Tasseika soars with CAPE but med school dream hangs in balance
Tasseika Dunn’s story is one of resilience. The 19-year-old graduate of Mount Alvernia High School in Montego Bay, St James, is now seeing a financial hurdle as the latest obstacle blocking the path to her dream. She is, however, not new to challenges, having faced many in her academic life.
“For one, I’m from a community known for its violence,” the Cambridge native told The Gleaner. “There were many days where gunshots were all I could hear, and fear was the only emotion I knew.”
Even as she prepared for exams rescheduled because of the pandemic this year, the tension in Cambridge remained high as in July, Jamaica’s Public Enemy No. 1, Delano ‘Prekeh Bwoy’ Wilmot, was shot dead in the community by the security forces.
Amid the unfavourable climate, she became the embodiment of Mount Alvernia’s motto, Ad Astra Per Aspera – ‘To the Stars Through Difficulties’.
When she received her Caribbean Advanced Proficiency Examination (CAPE) Unit 2 results on Tuesday, she had a rush of emotions.
“Being grateful would have to be at the very top of my list,” Dunn said. “It felt good to know that God had proven Himself once more.”
She attained four grade ones in biology, chemistry, Caribbean studies and pure mathematics.
The previous year, she had received three ones and a two for CAPE Unit 1 after bagging seven ones and two grade twos in the Caribbean Secondary Education Certificate exams a year earlier.
“Even though it was mentally pressing preparing for exams in a pandemic, I knew I needed the grades and I had to work twice as hard to achieve them. I could have slacked off because it was only multiple choice, but I went and studied from my textbooks and worked through past papers,” she reflected.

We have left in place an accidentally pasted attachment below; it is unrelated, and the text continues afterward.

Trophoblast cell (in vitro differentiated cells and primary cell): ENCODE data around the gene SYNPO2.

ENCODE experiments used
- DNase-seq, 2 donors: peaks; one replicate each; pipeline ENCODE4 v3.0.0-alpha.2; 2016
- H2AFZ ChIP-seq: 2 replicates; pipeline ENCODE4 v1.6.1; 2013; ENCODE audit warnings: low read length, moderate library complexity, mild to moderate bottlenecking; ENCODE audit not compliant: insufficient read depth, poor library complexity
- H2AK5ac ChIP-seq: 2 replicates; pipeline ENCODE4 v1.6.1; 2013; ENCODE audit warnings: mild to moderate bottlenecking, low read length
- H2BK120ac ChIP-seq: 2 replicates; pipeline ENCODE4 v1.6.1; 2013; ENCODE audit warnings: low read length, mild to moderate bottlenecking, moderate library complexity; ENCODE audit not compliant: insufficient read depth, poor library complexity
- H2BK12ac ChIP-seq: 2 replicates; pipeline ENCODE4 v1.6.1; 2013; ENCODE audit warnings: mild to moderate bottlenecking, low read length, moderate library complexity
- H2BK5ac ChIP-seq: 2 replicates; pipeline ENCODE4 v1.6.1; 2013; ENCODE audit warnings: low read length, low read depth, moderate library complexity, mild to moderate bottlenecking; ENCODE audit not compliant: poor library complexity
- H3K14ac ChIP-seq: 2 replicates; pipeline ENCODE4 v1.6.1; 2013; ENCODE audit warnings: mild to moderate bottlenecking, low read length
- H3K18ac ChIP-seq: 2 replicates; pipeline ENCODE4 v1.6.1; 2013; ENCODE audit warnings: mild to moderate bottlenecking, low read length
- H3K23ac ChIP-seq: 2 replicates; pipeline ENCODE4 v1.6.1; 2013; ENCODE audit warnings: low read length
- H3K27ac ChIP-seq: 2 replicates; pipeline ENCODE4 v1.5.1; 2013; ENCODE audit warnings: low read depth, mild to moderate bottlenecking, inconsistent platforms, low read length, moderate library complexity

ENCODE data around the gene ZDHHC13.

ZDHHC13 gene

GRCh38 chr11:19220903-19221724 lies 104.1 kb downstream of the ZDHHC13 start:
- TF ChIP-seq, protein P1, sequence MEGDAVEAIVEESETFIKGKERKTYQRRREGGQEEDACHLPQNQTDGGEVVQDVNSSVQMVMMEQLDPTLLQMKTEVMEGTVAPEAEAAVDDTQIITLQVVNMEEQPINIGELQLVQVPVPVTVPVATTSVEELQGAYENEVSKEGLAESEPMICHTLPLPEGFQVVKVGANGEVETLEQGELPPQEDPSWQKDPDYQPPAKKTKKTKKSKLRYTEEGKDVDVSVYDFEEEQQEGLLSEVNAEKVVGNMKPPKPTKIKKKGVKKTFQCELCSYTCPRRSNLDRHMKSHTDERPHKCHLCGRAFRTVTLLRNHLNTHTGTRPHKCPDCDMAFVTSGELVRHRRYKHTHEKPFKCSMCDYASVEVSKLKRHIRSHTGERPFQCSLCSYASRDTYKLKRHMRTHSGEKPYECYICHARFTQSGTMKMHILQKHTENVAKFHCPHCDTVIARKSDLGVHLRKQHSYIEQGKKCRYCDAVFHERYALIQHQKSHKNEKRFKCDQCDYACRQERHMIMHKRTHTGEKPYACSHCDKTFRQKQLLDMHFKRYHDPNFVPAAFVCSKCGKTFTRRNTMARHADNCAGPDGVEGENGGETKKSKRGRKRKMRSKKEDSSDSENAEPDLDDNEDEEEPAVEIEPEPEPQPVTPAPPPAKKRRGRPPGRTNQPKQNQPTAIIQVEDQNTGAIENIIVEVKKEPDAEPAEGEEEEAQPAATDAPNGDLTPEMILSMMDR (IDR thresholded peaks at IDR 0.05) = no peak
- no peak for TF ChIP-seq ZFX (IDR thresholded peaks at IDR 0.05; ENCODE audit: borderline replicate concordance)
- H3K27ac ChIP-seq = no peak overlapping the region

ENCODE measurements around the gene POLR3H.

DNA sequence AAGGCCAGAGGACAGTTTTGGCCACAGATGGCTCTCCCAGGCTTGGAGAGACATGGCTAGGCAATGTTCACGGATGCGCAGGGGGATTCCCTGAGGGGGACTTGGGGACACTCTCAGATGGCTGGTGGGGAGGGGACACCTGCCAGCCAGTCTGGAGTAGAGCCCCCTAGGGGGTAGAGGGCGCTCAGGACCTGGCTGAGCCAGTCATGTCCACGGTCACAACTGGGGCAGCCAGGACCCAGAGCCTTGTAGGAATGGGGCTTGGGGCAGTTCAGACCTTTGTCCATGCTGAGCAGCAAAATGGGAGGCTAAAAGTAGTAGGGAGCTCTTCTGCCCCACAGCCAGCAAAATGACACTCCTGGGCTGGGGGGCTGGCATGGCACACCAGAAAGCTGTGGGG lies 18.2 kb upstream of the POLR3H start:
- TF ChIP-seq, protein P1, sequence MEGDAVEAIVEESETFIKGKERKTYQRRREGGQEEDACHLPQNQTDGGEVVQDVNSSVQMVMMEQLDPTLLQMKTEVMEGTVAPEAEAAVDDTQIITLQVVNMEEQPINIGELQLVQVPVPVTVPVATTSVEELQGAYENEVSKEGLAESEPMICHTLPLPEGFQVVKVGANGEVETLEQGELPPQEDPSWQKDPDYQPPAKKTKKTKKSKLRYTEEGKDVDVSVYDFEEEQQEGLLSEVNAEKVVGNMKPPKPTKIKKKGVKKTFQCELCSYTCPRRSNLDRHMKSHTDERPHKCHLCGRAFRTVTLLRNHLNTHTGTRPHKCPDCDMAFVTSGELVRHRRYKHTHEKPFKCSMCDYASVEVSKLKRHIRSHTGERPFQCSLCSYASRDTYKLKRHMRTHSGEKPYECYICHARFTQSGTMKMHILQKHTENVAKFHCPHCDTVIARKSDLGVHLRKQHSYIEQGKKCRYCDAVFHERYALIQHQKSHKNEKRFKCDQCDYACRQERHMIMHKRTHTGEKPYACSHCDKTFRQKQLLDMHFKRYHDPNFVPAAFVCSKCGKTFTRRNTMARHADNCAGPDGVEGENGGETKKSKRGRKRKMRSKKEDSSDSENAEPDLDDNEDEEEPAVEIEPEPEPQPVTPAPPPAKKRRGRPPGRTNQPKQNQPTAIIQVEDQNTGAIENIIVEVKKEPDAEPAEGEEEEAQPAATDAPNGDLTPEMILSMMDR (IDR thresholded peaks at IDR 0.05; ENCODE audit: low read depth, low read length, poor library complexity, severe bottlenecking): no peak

SETTING THE EXAMPLE
The eldest of four siblings, Dunn has, through her success, showed her three younger brothers that they do not have to become a product of their environment.
She disclosed that her mother earns her keep from vending and her father is a self-employed tiler.
“In my household, the funds are low nine out of 10 times. I’ve gone to school without the money to get back home, the lunch to eat and the necessary resources required to pass. This forced me to know God for myself, and He has honestly never failed,” she shared.
Dunn said that she was undeterred by challenges as she needed to receive “the education I knew I couldn’t do without”.
After facing medical issues, she had delved into research, sparking a fascination with how the human body is coordinated to function.
Dunn had applied to The University of the West Indies, Mona, to pursue a Bachelor of Medicine, Bachelor of Surgery degree, but is yet to be accepted. She believes her failure to prove that she can pay the US$28,000 medical school tuition is the primary reason.
She is among the 11 students who recently appealed to the Government to sponsor their tuition in part or full.
“The semester’s curricula is already three weeks in and we’re yet to receive a response from the Government,” she said, adding that she’s hoping for some good news within the next few days.
She is confident that God will allow her purpose to be fulfilled.